12. Apr 2, 2017 at 11:31 PM
    #12
    Kritsana21

    Kritsana21 [OP] New Member

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    Thanks! Right now I'm leaning toward 265/70 17. I do most of my driving in the city/freeway and and trail about two weekends a month.
     
  13. Apr 3, 2017 at 5:12 AM
    #13
    WHITE16SR5

    WHITE16SR5 New Member

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    Hmmmm, I thought I searched thoroughly, I guess I did not. I am happy with the tires I ended up buying but maybe when it's time for a new set, I will give these a spin.

    With respect to 265 vs. 275, me personally, I can't see buying a $40K vehicle and having a rubbing issue or having to modify my fender wells. I am not an off-roader, though, if I were then it would make sense. Why did I buy a 4Runner if I am not an off-roader, because it's a quality vehicle that looks good.
     
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  14. Apr 3, 2017 at 6:30 AM
    #14
    fajitas21

    fajitas21 New Member

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    I'm an avid off roader but wanted to keep thing smooth for the road trips to get to the offroad locations. I can tell you it's nice not having to cut up the fenders. I want it to be good off road, but I'd like to maintain as reliable as a ride as I can. That's not a knock on anyone who goes big, more power to them, it looks great...I just wanted a KISS vehicle for exploring things, so my build revolves around minimal lift, lighter weight armor (delete fill plates on sliders...1/8" steel skids, hybrid bumper with synthetic line winch).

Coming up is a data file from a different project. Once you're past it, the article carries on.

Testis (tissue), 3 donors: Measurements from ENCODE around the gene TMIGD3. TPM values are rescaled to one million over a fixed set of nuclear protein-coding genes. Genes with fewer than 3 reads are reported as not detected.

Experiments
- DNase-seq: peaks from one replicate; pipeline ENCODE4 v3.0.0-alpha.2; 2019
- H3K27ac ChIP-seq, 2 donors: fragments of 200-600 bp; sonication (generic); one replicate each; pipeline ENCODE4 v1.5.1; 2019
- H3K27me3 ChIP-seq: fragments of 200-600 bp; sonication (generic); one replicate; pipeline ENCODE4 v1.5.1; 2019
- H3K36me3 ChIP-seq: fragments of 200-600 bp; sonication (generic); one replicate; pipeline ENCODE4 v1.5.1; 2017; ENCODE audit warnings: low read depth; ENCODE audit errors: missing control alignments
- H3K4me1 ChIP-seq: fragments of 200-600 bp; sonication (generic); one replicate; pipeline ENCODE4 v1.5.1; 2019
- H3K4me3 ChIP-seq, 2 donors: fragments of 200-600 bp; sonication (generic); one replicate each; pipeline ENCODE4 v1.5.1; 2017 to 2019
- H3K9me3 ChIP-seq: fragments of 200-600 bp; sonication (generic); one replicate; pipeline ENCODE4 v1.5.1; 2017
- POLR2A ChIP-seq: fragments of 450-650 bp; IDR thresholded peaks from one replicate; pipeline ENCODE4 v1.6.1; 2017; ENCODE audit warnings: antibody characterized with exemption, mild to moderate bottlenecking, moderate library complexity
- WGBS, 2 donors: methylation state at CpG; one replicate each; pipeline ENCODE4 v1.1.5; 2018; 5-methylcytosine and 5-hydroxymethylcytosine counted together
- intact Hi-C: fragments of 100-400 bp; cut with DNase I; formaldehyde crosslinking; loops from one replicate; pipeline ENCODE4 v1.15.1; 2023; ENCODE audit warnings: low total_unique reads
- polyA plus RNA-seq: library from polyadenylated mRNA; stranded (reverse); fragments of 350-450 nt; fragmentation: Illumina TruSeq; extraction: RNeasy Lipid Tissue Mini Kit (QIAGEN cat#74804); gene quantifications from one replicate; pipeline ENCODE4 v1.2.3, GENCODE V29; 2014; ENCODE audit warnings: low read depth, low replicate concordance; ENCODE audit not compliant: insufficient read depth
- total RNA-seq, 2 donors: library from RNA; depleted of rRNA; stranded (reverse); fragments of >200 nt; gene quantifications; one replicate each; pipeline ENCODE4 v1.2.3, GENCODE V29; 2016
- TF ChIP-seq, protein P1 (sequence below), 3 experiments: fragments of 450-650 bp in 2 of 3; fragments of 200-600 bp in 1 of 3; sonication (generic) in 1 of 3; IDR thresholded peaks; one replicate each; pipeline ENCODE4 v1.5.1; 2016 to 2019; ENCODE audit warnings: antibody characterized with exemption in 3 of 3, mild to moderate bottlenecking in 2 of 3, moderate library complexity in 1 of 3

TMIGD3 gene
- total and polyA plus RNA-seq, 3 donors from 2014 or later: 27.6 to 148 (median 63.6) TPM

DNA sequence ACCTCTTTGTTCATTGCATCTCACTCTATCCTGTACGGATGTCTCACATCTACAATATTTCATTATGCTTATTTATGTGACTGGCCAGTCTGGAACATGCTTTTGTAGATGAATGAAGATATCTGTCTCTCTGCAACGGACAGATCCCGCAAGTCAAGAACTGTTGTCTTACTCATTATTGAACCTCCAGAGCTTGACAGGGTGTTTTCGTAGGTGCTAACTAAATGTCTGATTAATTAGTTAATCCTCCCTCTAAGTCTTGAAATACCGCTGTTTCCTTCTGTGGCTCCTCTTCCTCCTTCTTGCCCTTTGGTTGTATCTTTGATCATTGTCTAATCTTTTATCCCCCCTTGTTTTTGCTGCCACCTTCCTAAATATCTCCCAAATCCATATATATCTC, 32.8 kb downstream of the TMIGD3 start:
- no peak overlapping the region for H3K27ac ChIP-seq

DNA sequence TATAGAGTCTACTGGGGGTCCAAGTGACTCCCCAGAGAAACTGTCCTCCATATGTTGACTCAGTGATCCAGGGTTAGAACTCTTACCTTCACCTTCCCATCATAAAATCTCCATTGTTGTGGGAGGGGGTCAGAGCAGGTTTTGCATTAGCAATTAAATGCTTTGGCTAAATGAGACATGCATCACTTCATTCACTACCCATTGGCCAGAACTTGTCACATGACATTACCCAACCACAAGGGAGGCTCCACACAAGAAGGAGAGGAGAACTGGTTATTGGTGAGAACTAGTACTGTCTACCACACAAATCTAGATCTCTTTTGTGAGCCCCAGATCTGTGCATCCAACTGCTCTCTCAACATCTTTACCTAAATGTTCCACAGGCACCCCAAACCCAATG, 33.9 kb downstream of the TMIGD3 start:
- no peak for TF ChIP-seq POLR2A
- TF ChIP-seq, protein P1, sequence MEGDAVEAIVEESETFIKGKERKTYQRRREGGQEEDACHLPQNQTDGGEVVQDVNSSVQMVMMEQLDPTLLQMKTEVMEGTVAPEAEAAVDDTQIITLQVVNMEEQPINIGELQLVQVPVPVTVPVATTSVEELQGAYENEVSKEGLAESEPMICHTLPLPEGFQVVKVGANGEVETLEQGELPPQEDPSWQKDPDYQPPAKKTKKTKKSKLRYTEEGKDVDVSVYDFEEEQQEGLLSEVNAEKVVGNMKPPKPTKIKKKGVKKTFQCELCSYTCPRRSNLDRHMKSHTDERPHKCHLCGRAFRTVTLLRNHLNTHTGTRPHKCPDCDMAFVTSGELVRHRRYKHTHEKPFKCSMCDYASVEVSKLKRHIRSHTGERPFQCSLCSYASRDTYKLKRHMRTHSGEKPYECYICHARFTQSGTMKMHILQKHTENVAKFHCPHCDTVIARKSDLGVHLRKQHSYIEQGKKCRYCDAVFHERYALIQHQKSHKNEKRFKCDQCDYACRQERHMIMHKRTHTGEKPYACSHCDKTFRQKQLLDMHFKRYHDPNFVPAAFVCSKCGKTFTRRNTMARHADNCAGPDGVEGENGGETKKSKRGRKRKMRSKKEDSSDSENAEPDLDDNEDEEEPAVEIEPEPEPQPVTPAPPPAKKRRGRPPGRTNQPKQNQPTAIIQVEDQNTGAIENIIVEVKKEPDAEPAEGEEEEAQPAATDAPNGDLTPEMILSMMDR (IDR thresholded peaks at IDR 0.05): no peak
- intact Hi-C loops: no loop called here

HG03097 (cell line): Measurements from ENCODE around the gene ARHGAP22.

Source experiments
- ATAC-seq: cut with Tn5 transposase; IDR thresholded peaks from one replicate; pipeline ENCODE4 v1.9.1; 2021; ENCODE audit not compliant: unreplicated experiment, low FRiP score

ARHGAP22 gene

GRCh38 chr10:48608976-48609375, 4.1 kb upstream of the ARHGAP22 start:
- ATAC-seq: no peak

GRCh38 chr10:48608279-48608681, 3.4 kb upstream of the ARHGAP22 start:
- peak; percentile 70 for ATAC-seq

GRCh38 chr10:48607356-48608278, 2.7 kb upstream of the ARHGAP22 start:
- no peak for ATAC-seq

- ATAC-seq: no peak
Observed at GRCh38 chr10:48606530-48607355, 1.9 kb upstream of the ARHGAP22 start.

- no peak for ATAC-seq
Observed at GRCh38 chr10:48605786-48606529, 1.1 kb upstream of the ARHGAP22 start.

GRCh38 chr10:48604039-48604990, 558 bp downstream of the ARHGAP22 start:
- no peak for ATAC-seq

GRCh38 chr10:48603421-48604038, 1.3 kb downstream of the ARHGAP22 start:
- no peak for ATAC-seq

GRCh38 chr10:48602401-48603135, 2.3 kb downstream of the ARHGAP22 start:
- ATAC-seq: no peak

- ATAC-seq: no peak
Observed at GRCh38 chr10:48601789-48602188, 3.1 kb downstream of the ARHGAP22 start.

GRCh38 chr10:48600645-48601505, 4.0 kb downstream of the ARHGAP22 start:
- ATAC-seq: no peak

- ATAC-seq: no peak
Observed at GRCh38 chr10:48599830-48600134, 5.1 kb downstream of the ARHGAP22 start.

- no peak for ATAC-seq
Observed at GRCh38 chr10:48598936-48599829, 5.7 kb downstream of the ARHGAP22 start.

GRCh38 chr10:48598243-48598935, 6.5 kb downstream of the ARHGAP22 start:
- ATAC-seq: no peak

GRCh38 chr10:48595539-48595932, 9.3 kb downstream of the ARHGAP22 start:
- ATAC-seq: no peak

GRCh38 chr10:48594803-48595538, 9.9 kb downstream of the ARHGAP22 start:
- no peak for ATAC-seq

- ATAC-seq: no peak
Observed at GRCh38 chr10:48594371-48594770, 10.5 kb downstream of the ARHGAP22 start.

I agree with you, however, it's a matter of taste, and this vehicle is an extremely capable vehicle that I still want to have looking good on the road for the majority of our camp trips and such.
     
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  15. Apr 3, 2017 at 2:23 PM
    #15
    303fail

    303fail New Member

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    Just bit the bullet today and am having a set of 265 LR-C KO2s installed currently. Purchased them at the Toyota during their Tire promotion. $867 installed..couldn't pass up the opportunity considering the price. Ill have some reviews up later and pics.
     
  16. Apr 3, 2017 at 2:40 PM
    #16
    Kritsana21

    Kritsana21 [OP] New Member

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    That's a great price. Cheapest I found was $940.
     
  17. Apr 4, 2017 at 5:08 AM
    #17
    Colorado 4runner

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    DescriptionBFGOODRICHALL-TERRAIN T/A KO2Lea en español
    The All-Terrain T/A KO2 ("KO2" for Key benefit On- and Off-road with 2 identifying it as BFGoodrich's 2nd generation KO tire) is an On-/Off-Road All-Terrain light truck tire developed to meet the needs of jeep, pickup truck and sport utility vehicle drivers who want confidence and control on- and off- road. The All-Terrain T/A KO2 was designed to deliver go-anywhere traction along with outstanding durability, great wear and year-round traction, even in snow.All-Terrain T/A KO2 tires feature a racing derived cut-, chip- and tear-resistant tread compound that delivers longer life (up to 2 times the previous generation tire's treadwear on gravel roads). The compound is molded into an aggressive, computer optimized, high-void all-terrain pattern with interlocking tread blocks, innovative siping and multiple loose object ejection features to combine off-road durability and traction with on-road handling and acceptable noise.Upper shoulder Sidewall Armor features a tougher sidewall rubber compound that's twice as thick as its predecessor and a Serrated Shoulder Design that delivers additional traction by providing the clawing action necessary to develop traction and steering control in deep dirt, sand or on rock during "aired down" off-road driving.The tire's internal structure includes twin steel belts reinforced with spirally wrapped nylon on top of BFGoodrich's TriGard, 3-ply polyester cord sidewall ply construction (2 plies for Load Range C tires) for strength and durability.Single strand beads (a single strand of bead wire is continuously wrapped multiple times until the desired strength is provided) enhance the tire's fit to the wheel to improve uniformity and ride quality.NOTE: BFGoodrich All-Terrain T/A KO2 tires meet the industry's severe snow service requirements and are branded with the mountain/snowflake symbol.